Friday, 21 April 2017

Diary of an NUS Museum Intern: Valerie Kwok

Note: Diary of an NUS Museum Intern is a series of blog posts written by our interns about their experiences during the course of their internships. Working alongside their mentors, our interns have waded through tons of historical research, assisted in curatorial work, pitched in during exhibition installations and organised outreach events! If you would like to become our next intern, visit our internship page for more information! 

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Valerie is currently a JC1 student at Temasek Junior college. She joined the NUS Museum for three weeks as part of Temasek Junior College’s Work Attachment Programme. Valerie was attached to the Museum Outreach team during her time here where she assisted in various administrative works for the museum’s programmes. She will share with us more about her time here in NUS Museum and her experience in a programme she was involved in.


There are too many episodes of people coming here...

This exhibition, unlike the rest, has no theme, which ironically makes that the theme of the exhibition. It builds on previous exhibitions, and the curatorial idea is to try to form connections with each changing exhibitions from the past, albeit completely different in theme. It essentially just collects a certain artwork from a previous exhibition and then put them all together. This exhibition aims to get the visitors to make their own connections and interpretation, to stimulate their minds and thoughts. It has different themes, ranging from traditional art pieces, to contemporary works of artists.

As seen from the picture below, the exhibition has a very flat design, and from what I learnt from Michelle, it was intended so people can ‘bounce about exhibits easily in no particular order’ to corroborate with the theme. To add on, many of these exhibits have little to no description of what they are, and this is so that the visitors can interpret the artwork themselves.



Personally till now, my interpretation of this exhibition, is to show how art is malleable and ductile, it can come in so many different forms through so many time periods, yet, no matter how stark the difference, still belongs to one entity, - Art. From shadow puppets to a technological device, one may feel like there is absolutely no connection between them, whilst forgetting that these pieces are both hung on the wall, for the viewers to appreciate. Yes, the differences are more obvious, but their one similarity outweighs all their differences combined. Whilst typing this, I find that this can actually be drawn parallel to the entity known as the human race, where by throughout the times and space and races, etc, where we wage wars over our differences, we forget that  we are still the human entity, connected in one way or another, and yes perhaps we haven’t really made the connection yet or maybe we already have, but choose to hide it because we simply cannot accept the fact that our one big similarity outweighs whatever differences we have, but it is there, and it is real.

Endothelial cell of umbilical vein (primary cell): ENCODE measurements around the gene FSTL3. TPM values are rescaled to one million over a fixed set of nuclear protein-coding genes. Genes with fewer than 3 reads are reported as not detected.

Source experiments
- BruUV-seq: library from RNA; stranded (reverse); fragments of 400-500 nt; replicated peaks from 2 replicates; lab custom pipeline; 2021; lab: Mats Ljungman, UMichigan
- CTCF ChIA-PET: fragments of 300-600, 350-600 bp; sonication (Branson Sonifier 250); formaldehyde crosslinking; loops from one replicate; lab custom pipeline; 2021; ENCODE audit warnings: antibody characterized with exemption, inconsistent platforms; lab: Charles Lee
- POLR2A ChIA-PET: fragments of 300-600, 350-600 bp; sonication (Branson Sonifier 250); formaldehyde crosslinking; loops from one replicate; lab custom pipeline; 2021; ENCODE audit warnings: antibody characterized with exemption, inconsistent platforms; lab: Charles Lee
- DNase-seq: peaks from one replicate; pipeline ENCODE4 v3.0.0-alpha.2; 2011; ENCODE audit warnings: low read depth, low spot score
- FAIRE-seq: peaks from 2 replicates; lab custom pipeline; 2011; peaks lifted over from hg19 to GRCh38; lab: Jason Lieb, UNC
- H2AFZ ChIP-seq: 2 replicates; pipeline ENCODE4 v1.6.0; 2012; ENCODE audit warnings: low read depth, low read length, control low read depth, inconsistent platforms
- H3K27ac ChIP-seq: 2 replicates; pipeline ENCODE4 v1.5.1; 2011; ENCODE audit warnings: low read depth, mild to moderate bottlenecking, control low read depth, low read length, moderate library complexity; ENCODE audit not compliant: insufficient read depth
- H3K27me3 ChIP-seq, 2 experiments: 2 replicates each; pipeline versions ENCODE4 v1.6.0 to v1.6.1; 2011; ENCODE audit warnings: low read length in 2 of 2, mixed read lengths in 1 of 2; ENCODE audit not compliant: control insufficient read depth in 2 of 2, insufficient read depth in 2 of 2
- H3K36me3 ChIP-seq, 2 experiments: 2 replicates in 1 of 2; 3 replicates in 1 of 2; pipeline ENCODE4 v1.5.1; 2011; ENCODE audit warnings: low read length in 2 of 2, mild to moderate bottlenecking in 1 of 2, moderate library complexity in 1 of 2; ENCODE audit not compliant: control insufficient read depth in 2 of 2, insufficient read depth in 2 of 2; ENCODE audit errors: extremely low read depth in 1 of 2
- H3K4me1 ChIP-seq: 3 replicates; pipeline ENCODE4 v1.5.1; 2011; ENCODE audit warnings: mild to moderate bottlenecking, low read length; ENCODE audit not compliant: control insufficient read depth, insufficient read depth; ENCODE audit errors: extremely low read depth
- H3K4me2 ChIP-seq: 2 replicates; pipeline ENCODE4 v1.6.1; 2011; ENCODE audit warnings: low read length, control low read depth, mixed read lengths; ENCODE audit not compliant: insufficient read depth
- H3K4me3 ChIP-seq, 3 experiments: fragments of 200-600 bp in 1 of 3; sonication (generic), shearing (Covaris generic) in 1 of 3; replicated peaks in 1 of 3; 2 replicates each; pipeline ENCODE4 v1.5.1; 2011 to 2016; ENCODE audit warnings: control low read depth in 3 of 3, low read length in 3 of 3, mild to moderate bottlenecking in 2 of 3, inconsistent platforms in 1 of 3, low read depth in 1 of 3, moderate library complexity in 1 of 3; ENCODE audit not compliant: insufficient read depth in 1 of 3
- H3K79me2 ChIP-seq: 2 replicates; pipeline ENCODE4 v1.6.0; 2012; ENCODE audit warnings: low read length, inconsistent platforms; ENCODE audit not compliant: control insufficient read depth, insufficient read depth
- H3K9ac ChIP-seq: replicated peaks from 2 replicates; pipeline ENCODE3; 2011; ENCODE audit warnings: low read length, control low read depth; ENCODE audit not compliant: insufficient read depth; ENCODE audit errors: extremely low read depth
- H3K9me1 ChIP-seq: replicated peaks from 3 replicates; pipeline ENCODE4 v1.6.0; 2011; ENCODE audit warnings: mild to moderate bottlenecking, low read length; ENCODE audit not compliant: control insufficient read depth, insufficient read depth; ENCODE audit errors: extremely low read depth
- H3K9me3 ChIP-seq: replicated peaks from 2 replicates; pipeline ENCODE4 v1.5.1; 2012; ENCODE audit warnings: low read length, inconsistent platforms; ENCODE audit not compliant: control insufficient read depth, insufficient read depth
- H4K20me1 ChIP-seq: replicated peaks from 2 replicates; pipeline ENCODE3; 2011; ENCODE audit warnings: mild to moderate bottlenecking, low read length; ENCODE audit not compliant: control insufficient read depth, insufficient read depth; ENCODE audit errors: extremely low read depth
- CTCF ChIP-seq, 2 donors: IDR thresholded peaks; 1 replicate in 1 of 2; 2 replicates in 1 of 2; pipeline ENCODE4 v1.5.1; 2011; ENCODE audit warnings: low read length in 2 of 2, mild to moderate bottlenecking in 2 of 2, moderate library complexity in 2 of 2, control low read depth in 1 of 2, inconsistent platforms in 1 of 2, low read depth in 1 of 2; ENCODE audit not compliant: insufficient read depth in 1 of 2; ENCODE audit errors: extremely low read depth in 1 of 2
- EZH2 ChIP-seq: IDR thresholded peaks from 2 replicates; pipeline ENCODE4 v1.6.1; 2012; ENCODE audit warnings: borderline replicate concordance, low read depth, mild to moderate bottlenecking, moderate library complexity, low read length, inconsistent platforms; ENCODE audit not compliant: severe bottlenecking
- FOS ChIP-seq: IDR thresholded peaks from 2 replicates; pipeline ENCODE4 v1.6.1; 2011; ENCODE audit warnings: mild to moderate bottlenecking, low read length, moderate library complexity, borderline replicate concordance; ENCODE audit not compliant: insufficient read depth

* * * *

  The opening of Radio Malaya on the 17th of January, was by far the busiest day of the WOW internship so far. We had so many things to do throughout the course of the entire day to prepare for the grand opening of the Radio Malaya: Abridged Conversations about Art. We were tasked with assisting Amanda Heng’s performance of ‘Let’s Chat’, where by it is a set-up with a table and 4kg worth of bean sprouts with tea, where visitors of the museum will sit there as and when they want to talk to her, all while drinking Chinese tea. For the TJC interns, we were tasked to wash the teacups as soon as one guest leaves, boil water, and making tea, ensuring that her performance was perfect.



As we were there the whole of the day we participated in the performance for a period of time, and it was rather interesting, plucking beansprouts in a museum. We sat with Amanda Heng, and another painter friend of hers and a NUS student who came.

I found out that the artists in the 1950s were considered outcasts due to many governmental controls and societal conforms. Amanda Heng was telling us about how many artists, including herself, run a risk of danger of going to jail for making pieces frowned upon by the government.

It made me realize that there was a thin, fine line for artists to hover around, one wrong move and they could land right in jail.  More often than not, what artists believe and stand for normally cross that line, and they always find ways and means of toning it down, some successful, while some go to jail.

It was a really eye-opening experience to be here at Radio Malaya’s opening and I think I learnt a lot from today’s experience.

All in all, this internship has really opened my eyes to a world I never thought existed and I am so grateful to be given this opportunity to do so.